Differential diagnosis — The differential diagnosis of ADHD in adults includes disorders that are also commonly comorbid with ADHD such as mood disorders, anxiety disorders, and substance use disorders (SUDs). Psychotic disorders such as schizophrenia also have prominent cognitive symptoms similar to those noted in ADHD. (See 'Comorbidity' above.)
In diagnosing ADHD in adults, the clinician should keep in mind clinical features of the disorder that overlap with the conditions below, as well characteristics that differentiate these conditions.
●Depression – ADHD shares with depressive disorders a diminished ability to think or concentrate, poor motivation to undertake many activities, and indecisiveness. Depression can be distinguished from ADHD in adults by a typically later onset and episodic course.
●Mania – ADHD shares with mania distractibility, impulsivity, and increased talkativeness. Mania can be distinguished from ADHD in adults by a typically later onset and episodic course; the symptoms of elated mood, rapid cycling, grandiosity, and increased sexuality have been shown to discriminate youth with early-onset bipolar disorder from youth with ADHD .
●Anxiety disorders – ADHD is often accompanied by anxiety. Patients with anxiety disorders can be distracted by the focus of the disorder, which can present similarly to the distractibility seen in ADHD. In contrast to ADHD, distraction with an anxiety disorder only occurs in the presence of the focus of that disorder (eg, when the patient is experiencing obsessional thinking in OCD or is preoccupied with self-conscious ideation in social phobia). The onset of anxiety disorders may be later than the onset of ADHD in adults.
●SUDs – Cognitive and behavioral impairments (poor attention, distractibility, hyperactivity) can be seen in both ADHD and in SUDs. Acute impairments in SUDs, however, occur only the context of substance use.
SOCIETY GUIDELINE LINKS — Links to society and government-sponsored guidelines from selected countries and regions around the world are provided separately. (See "Society guideline links: Attention deficit hyperactivity disorder".)
SUMMARY AND RECOMMENDATIONS
●Epidemiology – Attention deficit hyperactivity disorder (ADHD), one of the most common neuropsychiatric disorders of childhood and adolescence, often persists in adults. Studies have found that a majority of people diagnosed with ADHD in childhood continue to meet criteria for the disorder as adults. However, a substantial proportion of those with adult ADHD did not have the condition in childhood. Prevalence studies show widely varied results. (See 'Epidemiology' above.)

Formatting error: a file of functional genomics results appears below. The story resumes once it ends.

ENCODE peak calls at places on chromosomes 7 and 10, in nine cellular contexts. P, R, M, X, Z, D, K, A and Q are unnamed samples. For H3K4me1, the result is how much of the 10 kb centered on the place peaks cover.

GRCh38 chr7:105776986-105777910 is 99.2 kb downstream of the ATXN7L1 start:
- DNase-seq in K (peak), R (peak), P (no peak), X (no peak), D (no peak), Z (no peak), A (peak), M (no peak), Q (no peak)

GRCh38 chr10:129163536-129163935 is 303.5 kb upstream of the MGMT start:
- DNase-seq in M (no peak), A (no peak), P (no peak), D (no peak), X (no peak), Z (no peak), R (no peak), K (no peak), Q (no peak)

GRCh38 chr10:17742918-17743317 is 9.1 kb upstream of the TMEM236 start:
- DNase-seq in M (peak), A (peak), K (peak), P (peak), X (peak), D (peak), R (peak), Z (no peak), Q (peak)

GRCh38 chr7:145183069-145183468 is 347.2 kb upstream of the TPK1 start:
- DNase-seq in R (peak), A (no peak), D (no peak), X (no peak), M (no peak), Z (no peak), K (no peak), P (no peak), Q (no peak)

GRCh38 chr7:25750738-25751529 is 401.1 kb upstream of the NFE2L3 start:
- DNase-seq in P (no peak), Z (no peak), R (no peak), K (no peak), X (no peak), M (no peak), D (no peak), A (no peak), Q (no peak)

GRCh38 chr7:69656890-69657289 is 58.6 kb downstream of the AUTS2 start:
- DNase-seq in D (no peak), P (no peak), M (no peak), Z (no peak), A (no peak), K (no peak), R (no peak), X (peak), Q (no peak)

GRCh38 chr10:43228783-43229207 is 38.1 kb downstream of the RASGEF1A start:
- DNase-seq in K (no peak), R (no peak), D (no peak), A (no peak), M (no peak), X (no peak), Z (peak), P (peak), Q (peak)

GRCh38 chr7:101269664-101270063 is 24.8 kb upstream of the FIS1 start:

Worldwide, individuals with ADHD are more likely to have comorbid mood disorders, anxiety disorders, and substance use disorders (SUDs) than those without ADHD. (See 'Comorbidity' above.)
●Clinical manifestations – ADHD in adults is characterized by symptoms of inattention, impulsivity, restlessness, executive dysfunction, and emotional dysregulation. These symptoms collectively lead to marked deficits in functioning. (See 'Clinical manifestations' above.)
The predominant features of ADHD in adults differ from typical ADHD features in children. Symptoms of hyperactivity or impulsivity are less obvious or overt in adults (eg, impulsivity may be seen in verbalizations rather than physical behavior). Symptoms of inattention are more prominent in adults.
Adults with ADHD have higher rates of occupational difficulties, criminal activity, substance abuse problems, traffic accidents, and motor vehicle citations compared to adults without ADHD.
●Course – Longitudinal studies of children with ADHD have found that the disorder persists into adulthood in a substantial proportion of cases. (See 'Course' above.)
•Possible late-onset subtype – Studies examining the existence of a late-onset subtype have had mixed results. While some studies have suggested the existence of two syndromes, childhood-onset and adult (or late)-onset ADHD, with distinct developmental trajectories others have questioned the validity of the data supporting the late-onset subtype. (See 'Possible late-onset subtype' above.)
Clinically significant impairments in neuropsychological functioning have been found in some studies of adults with ADHD, although those with adult-onset ADHD may be much less likely to show impaired neuropsychological function and impact on intelligence quotient (IQ) compared with adults who had childhood-onset ADHD.
●Adult-specific manifestations – In assessing possible ADHD in adults, the clinician should additionally ask about common adult manifestations of the disorder. These include (see 'Adult-specific manifestations' above):
•Hyperactivity symptoms such as restlessness, verbosity, and constant activity.
•Impulsivity such as quitting jobs, overreacting to frustration, driving violations, and ending relationships.
•Inattention symptoms such as procrastination, poor time management, and lack of organization.
●Differential diagnosis – The differential diagnosis of ADHD in adults includes disorders that are also commonly comorbid with ADHD such as mood disorders, anxiety disorders, and SUDs. (See 'Differential diagnosis' above.)